The tech industry is one of the fastest growing industries today, rapidly employing more and more of the population, however, it still struggles with gender equality. There really is little doubt that men dominate the field, forcing women to fight gender barriers in tech. Proper representation and safe spaces for women in the workplace are still lacking. While gender equality in tech has made some strides, the status may seem grim for women looking to get involved. Despite many efforts to diversify the tech workforce, women account for 30% of roles in tech, while only accounting for 11% of executive positions.
For women looking to get involved, the barrier to entry in tech can seem rather high. Oftentimes software education and coding bootcamps enrollment is mostly male. In response, organizations are starting up that will help women get the skills required for a job in technology. Ladies Learning Code is a not-for-profit organization based in Canada that endeavors to inspire women to become involved in software engineering. Ladies Learning Code is one of many– other organizations are helping women develop video games, and others are helping women navigate the complexity of finding a job in tech. With better inside knowledge, women have a better understanding of what it takes to succeed in tech, and it goes beyond technology. The best employees have a high-level of empathy, collaboration and communication skills.
Having a representative development team is important. Women make up many those consuming the products being built such as video games, social media products, and apps and as of today, make the most in-app purchases. It is important for those responsible for product development to understand those using the products. Although empathy is a useful tool, representation is also an effective way to capture diverse perspectives in building a product. Having women on development teams and in charge of innovation; speaking to the needs of women, is far more effective than working on assumptions.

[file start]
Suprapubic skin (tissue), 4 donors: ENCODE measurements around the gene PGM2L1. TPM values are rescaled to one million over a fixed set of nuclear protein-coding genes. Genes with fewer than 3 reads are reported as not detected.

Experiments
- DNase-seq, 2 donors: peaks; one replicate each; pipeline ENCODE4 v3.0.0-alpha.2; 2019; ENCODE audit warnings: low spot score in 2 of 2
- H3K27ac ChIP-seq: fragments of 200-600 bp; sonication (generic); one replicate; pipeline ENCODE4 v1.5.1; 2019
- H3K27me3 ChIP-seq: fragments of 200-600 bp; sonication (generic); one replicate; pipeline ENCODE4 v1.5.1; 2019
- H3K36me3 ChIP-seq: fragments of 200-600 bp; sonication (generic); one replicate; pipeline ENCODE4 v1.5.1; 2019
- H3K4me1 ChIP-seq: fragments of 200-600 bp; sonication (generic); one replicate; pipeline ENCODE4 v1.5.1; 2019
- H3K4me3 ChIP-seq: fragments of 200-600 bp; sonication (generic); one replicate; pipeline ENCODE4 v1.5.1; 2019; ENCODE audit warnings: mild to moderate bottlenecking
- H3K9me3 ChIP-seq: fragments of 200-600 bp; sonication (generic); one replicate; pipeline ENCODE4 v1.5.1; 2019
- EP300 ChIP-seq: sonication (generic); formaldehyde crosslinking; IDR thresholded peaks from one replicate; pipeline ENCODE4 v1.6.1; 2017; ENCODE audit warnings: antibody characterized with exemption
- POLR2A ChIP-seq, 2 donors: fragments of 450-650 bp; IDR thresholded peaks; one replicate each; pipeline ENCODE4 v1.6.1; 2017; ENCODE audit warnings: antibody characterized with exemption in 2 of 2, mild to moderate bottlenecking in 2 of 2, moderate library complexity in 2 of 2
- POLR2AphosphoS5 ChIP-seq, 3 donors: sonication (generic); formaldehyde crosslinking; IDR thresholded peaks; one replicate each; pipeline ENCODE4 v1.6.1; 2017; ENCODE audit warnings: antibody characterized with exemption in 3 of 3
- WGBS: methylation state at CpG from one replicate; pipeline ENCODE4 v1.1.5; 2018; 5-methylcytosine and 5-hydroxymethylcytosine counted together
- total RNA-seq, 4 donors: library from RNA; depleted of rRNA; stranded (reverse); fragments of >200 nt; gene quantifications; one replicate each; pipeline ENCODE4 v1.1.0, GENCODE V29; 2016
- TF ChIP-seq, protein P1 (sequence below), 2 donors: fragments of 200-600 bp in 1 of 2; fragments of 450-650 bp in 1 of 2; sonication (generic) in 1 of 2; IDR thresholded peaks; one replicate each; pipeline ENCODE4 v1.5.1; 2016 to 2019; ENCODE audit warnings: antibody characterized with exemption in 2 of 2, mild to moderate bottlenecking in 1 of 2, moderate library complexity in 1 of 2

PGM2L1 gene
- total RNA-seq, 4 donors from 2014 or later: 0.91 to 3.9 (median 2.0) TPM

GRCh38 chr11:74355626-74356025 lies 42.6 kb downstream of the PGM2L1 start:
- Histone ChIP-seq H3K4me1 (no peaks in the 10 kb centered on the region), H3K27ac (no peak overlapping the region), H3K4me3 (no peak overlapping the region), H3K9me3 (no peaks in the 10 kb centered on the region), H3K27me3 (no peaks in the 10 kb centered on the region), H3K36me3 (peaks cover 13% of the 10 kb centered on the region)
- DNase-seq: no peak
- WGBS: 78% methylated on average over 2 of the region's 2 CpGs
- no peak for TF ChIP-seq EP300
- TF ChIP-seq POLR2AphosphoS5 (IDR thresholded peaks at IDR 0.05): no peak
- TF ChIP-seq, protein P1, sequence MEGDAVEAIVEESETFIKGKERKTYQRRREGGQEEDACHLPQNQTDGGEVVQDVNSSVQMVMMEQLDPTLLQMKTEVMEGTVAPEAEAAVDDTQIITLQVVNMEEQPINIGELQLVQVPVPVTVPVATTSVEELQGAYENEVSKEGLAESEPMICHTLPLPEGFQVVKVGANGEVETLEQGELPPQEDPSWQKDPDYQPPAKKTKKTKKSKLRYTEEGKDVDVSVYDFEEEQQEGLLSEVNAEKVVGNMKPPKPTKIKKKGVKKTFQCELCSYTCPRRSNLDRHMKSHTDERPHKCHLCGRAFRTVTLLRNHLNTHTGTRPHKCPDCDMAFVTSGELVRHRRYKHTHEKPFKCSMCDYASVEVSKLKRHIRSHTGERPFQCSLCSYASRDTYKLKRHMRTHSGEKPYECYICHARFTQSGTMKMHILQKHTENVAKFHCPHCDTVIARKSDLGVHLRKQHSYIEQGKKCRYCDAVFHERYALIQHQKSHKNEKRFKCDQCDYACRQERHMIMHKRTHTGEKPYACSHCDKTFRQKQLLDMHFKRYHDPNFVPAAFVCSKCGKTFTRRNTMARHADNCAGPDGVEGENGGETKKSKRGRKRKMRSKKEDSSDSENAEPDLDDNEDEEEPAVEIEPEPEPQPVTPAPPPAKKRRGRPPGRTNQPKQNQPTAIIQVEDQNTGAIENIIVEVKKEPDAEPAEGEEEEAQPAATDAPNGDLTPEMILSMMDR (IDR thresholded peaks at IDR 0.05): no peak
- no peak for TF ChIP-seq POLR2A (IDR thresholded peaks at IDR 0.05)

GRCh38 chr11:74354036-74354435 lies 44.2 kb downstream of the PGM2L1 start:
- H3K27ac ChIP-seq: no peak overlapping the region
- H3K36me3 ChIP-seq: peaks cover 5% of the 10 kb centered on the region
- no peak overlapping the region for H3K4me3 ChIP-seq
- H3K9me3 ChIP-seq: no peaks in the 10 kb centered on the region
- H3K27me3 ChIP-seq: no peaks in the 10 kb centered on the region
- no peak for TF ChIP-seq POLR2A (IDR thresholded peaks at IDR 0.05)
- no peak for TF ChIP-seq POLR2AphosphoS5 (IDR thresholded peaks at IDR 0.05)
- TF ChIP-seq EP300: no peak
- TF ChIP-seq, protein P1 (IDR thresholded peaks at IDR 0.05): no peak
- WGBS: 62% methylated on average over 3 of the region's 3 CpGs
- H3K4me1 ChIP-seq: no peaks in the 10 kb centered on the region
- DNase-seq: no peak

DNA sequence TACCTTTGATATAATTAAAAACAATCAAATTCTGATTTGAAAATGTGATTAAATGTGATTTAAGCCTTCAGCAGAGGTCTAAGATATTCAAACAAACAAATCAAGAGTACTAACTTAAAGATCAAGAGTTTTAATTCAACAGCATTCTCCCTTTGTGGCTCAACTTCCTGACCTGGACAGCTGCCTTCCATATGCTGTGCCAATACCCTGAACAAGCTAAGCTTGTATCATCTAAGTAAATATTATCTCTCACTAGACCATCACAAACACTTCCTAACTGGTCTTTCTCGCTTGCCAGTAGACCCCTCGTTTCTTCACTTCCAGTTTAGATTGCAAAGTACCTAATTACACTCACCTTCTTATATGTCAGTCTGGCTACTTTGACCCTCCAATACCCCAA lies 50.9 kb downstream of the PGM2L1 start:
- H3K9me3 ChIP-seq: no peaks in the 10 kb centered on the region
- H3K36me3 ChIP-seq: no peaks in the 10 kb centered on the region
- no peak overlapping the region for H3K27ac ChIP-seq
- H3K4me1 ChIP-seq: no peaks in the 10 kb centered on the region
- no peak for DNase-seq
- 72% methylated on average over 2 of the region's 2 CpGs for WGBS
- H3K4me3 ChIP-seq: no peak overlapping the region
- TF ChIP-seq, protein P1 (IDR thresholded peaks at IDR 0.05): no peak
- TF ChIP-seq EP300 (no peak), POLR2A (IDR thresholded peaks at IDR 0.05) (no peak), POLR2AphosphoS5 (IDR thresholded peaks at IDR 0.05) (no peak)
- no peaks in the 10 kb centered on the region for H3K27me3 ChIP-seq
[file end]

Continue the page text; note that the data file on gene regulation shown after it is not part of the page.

Naturally, there is also a stark gender divide in men to women founders. The nonprofit Women Who Tech focuses on bringing together women in the tech industry as well as giving women access to capital. To see that depth of gender barriers in tech, you don’t have to look any further than funding. Statistics show that a whopping 93 percent of startup funding is awarded to men — a percentage that has only nominally moved in the last 10 years. Allowing women to found their own startups is important in moving the industry forward. There is also evidence to suggest that women have shown more success as founders once they have been given the opportunities and tools to run their own companies.
There is no denying that the present reality of tech is less than ideal for women. It’s critical that leaders take an active role in championing women in tech and working to make their companies more inclusive to all needs. Fortunately, we are seeing progress. Tech giants such as Etsy, Facebook, and Google are working to improve gender and racial diversity with special initiatives and recruiting programs.
To really fight gender barriers in tech, companies must directly approach gender biases in the workplace, and tech leadership needs to continue building bridges across gender gaps. Large tech companies have and will continue to shape everything from the way our economies function, to the way individuals interact, and it’s imperative that women have a say in the future that technology will build.